Beyond Pesticides is actively working with other environmental andcommunity groups to ban the non-medical uses of triclosan. In July andagain in December 2008, Beyond Pesticides, Food and Water Watch,Greenpeace US, Natural Resources Defense Council, Sierra Club anddozens of public health and environmental groups from the U.S. andCanada, urged the agency to use its authority to cancel the non-medical uses of the antibacterial chemical triclosan in order toprotect human health and the environment. For more information, visitour Antibacterial Program page.
Source: EPA Targeted National Sewage Sludge Survey Report, ScienceNews
Conference on Fair, Organic Food and Public Health, April 3-4 in NorthCarolina
Beyond Pesticides will hold its 27th National Pesticide Forum, Bridgeto an Organic Future: Opportunities for health and the environment,April 3-4, 2009 in Carrboro, NC (next to Chapel Hill and theUniversity of North Carolina). This national environmental conferencewill include sessions on Pesticides and public health; Organicagriculture; Domestic fair trade; Organic lawns and landscapes;Healthy schools and daycare; Water contamination; and much more.Register online or call 202-543-5450 to register by phone.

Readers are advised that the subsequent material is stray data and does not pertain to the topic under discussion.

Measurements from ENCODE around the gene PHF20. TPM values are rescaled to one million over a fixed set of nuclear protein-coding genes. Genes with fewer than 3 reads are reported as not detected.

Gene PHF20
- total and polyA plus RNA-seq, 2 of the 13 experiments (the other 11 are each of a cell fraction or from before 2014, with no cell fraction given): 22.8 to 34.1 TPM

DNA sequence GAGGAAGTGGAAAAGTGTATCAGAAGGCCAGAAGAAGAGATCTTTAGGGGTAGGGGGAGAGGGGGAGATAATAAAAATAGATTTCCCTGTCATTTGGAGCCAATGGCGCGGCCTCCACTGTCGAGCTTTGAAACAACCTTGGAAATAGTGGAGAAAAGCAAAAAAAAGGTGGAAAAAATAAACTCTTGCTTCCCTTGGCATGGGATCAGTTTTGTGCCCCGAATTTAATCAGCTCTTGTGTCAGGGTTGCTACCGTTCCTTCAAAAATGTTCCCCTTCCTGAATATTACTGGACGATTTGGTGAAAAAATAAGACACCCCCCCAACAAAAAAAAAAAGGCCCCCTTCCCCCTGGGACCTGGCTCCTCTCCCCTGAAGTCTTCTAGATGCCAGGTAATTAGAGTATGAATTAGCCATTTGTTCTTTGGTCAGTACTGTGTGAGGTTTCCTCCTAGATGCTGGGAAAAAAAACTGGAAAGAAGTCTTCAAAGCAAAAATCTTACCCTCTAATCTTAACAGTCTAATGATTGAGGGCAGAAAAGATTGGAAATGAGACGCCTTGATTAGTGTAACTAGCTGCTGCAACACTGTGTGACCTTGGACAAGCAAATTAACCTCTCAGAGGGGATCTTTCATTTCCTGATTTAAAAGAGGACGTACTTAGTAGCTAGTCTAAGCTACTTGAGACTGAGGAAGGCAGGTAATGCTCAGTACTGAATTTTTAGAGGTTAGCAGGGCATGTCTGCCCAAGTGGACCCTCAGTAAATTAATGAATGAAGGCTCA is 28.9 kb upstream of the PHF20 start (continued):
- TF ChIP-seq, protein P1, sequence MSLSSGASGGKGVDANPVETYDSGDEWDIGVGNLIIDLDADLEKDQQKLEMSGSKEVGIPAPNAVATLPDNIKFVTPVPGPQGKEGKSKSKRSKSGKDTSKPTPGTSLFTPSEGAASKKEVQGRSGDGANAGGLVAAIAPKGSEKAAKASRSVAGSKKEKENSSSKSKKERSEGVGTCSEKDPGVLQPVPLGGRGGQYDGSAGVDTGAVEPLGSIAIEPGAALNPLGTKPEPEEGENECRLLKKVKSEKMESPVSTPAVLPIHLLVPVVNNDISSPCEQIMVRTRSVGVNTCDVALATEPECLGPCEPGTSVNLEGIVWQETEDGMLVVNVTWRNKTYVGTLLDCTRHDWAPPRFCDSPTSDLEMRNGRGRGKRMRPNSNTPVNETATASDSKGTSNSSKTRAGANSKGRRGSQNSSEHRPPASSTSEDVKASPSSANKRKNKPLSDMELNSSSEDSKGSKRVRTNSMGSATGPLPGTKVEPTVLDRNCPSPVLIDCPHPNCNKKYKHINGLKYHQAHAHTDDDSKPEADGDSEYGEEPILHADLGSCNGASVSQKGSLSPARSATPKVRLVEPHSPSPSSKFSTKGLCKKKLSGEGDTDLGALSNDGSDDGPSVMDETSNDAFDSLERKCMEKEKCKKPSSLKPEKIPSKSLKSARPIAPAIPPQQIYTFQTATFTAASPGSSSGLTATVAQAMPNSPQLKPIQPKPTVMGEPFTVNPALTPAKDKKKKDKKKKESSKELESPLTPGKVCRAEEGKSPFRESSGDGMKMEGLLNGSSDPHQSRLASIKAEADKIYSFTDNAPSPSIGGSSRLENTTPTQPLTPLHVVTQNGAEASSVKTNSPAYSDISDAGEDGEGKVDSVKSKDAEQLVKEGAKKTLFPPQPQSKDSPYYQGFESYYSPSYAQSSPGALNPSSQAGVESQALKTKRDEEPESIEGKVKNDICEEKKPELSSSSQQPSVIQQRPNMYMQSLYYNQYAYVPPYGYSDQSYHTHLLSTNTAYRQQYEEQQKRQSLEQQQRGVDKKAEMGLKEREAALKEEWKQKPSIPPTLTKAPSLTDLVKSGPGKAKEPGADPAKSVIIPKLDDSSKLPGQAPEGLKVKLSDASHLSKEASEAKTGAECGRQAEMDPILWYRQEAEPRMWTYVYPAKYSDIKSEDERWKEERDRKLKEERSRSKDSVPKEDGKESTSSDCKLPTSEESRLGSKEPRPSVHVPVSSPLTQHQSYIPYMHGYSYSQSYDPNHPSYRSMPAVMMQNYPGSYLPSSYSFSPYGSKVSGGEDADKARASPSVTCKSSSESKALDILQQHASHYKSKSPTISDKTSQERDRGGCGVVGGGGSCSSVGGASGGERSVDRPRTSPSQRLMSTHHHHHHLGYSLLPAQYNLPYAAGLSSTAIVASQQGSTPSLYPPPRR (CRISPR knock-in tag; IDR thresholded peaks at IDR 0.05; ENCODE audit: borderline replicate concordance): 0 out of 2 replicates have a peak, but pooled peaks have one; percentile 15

This national environmental conference, co-convened by Toxic FreeNorth Carolina, is an important opportunity for community peoplenationwide to get together, share the latest information, meet withscientists and policy makers, and discuss local, statewide andnational strategies on pest issues, pesticides, public health and theenvironment. As the home of the National Institute of EnvironmentalHealth Sciences (NIEHS) and recently named “America’s Foodiest SmallTown,” the location is just the right place for participants todiscuss fair, organic food and the impact of pesticides on publichealth.
Keynote speakers for the conference include: